Romans 6 describes two legal states, one of which is “free from righteousness”. We tend to judge people (even ourselves) based on the evidence of something in us which wants to be better. We even like to think that it’s God in us causing us to want to be better. But the true God will not accept us into His presence based on something in us, not even based on something God has put in us. If we have not yet been legally justified by God, we are still in our sins.

    Romans 6 defines the “in Christ” in terms of legally being placed into the death of Christ. The “new man” (new creation) in Christ becomes that by God’s imputation of Christ’s death and God’s justification. When I think of the “old man”, do you think only of your remaining corruption (indwelling sin) and not of your original guilt? Whether we had Christian parents or not, we were born imputed with the guilt of Adam’s first sin.,

    II Corinthians 5:14 “one has died for all, therefore all have died; and he died for all, that those who live would no longer live for themselves but for him who for their sakes died and was raised….If anyone is in Christ, there is a NEW CREATION. The old has passed; the new has come.”


  9. “I firmly resolve?” Is that how it works? Hm? “I resolve, old Flesh!” “Overruled.” “No, no, no. I FIRMLY resolve.” “Oh! You firmly resolve. Then I guess I’ll cower back.”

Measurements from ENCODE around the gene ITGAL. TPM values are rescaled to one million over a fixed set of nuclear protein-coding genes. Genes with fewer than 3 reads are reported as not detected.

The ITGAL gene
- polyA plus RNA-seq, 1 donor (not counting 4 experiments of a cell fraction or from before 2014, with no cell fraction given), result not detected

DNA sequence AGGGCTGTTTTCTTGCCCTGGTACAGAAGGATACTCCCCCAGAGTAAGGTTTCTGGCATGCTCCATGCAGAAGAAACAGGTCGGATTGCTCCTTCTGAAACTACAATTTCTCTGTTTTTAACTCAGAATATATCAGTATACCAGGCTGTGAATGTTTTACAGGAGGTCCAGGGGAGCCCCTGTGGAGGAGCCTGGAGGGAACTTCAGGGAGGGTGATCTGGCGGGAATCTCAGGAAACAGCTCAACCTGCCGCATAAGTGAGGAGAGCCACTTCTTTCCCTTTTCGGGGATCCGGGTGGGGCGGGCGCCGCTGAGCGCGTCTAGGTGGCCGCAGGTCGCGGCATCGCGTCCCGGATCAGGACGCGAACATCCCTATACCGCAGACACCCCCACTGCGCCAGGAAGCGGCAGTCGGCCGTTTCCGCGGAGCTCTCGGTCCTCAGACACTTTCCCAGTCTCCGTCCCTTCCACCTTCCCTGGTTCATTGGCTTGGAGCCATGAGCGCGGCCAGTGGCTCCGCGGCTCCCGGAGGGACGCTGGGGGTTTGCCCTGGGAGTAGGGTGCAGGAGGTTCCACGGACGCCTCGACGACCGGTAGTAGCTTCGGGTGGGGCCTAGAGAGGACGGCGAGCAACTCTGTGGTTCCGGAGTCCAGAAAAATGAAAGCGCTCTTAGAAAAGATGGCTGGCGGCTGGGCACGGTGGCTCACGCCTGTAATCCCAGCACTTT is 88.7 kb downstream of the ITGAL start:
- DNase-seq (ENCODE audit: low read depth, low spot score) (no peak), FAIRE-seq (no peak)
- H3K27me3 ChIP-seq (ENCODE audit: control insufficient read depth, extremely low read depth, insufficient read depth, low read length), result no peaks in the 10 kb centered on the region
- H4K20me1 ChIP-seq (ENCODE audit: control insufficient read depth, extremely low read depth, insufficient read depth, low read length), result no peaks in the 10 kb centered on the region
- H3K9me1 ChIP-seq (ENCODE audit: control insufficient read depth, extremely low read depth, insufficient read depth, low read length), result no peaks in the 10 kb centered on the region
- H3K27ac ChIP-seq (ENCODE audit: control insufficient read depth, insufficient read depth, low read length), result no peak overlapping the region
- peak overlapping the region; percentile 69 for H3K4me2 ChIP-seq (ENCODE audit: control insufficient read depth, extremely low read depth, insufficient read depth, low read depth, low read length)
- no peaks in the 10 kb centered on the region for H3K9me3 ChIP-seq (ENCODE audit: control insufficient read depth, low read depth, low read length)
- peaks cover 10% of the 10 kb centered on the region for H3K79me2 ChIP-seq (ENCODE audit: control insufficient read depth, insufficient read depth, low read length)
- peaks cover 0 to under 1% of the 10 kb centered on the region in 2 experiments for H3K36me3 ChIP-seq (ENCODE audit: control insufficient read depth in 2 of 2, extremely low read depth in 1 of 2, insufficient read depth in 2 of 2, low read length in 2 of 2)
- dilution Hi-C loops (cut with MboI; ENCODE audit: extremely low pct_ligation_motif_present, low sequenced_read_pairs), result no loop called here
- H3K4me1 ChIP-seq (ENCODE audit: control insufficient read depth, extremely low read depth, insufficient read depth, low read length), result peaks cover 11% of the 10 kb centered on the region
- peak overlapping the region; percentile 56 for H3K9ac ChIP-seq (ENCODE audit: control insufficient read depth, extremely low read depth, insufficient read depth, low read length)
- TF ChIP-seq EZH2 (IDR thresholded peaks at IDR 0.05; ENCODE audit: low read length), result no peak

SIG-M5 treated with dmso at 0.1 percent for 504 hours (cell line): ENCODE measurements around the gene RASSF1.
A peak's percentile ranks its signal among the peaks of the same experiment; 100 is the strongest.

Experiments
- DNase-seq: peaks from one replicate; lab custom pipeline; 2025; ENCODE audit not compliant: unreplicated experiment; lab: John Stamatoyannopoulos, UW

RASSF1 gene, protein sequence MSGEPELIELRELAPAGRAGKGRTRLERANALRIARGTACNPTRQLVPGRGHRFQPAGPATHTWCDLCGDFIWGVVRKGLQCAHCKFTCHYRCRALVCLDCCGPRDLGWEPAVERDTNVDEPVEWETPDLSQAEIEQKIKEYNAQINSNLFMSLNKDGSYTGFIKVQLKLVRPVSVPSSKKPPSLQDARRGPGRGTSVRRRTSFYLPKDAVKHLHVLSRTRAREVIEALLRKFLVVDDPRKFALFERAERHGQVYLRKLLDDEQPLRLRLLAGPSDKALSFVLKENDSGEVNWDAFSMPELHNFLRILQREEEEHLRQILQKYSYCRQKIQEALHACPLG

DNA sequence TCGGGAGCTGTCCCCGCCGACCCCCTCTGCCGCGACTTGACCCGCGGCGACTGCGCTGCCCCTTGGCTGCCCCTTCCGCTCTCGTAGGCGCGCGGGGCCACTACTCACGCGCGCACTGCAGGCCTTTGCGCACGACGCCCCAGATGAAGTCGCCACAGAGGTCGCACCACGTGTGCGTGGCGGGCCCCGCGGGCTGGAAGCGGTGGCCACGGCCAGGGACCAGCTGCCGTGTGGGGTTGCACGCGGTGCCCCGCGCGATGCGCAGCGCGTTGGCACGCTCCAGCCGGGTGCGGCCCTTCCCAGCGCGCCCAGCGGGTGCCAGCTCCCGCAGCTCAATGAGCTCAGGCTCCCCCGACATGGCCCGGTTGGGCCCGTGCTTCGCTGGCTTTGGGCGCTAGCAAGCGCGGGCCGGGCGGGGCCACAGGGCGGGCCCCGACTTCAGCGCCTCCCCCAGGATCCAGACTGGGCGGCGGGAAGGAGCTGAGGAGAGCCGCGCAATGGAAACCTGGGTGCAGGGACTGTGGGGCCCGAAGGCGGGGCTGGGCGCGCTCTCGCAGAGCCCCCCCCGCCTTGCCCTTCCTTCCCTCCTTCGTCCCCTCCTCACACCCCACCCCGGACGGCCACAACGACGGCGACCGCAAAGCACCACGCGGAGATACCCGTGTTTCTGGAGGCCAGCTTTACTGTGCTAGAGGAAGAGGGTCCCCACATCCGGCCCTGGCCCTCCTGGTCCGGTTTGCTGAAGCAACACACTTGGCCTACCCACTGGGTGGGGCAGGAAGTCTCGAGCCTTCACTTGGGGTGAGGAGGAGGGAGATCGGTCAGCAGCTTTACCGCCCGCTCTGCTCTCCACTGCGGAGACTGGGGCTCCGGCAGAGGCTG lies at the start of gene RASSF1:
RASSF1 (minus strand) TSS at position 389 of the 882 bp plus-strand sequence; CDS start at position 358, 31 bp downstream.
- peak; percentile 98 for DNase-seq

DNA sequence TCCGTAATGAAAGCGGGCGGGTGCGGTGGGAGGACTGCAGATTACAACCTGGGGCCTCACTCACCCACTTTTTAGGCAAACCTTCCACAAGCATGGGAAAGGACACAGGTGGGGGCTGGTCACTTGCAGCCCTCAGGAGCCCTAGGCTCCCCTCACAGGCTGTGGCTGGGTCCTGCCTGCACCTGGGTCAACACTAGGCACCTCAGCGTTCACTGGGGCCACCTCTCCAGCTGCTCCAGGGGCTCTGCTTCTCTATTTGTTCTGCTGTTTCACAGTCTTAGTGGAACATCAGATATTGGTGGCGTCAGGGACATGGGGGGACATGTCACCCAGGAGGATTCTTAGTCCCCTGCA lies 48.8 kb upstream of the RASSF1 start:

10. at least one thing the Lord’s exhortation to practice seems to do is inspire blog post practice mocking the idea of the practice of righteousness Rev 22:11


  11. Sir, I keep sinning although I don’t want to.


    But how?


    What does that even mean? I have a brain, I’m not into squishy-feelings stuff…


    (And then you find there is a True Reformed church, not just a fake one that goes halfway and won’t talk about sanctification…)


  12. And now we know that forming habits are part of Christian Living:

    Habits drive our behavior, which in turn forms our character. No one wakes up one day to find they’ve suddenly developed either an immoral or a godly character. It is through habits of rebelliousness against God that we become “slaves to sin” and through habits of obedience and obeying from our heart the “pattern of teaching that has now claimed your allegiance” that we become “slaves to righteousness.” (Romans 6:15-18).

    Our character is shaped by the responses we make to thousands of decisions over the course of our lives. Most of the time we respond without consciously thinking about how to act. We tell the truth because we’ve made a habit of truth-telling. Over time we become honest and trustworthy because the habit of truth-telling has become engrained in our character.

    Did Jesus say that adultery was a habit when he talked about lust of the heart? Weren’t the Pharisees pretty good a living habituated lives? What are the Allies thinking?


  13. (Sh)a(ne), the sarcasm-oh-meeter is strong around here. But so are self-righteous raydars, which tell us intentions are always mixed.


  14. Dr. Hart, I really liked the ‘sanctification spread-sheets’ metaphor. No doubt, they don’t help believers to ‘Excel’ either.


  15. Hi all– I noticed that Zrim refered to “a.” as “Shane”…. I always psot under my actual name “Shane” or “Shane A.” or “Shane Anderson” or something to that effect. So…. “a.” isn’t me. Thanks!

    Also if you want to interact with the real me: Twitter: @Shane _A7 or @reformation101

    I only read OL when I’m interested or irritated by the topic, and I rarely read the comments unless CW links to them.

    Love to all the OL clan…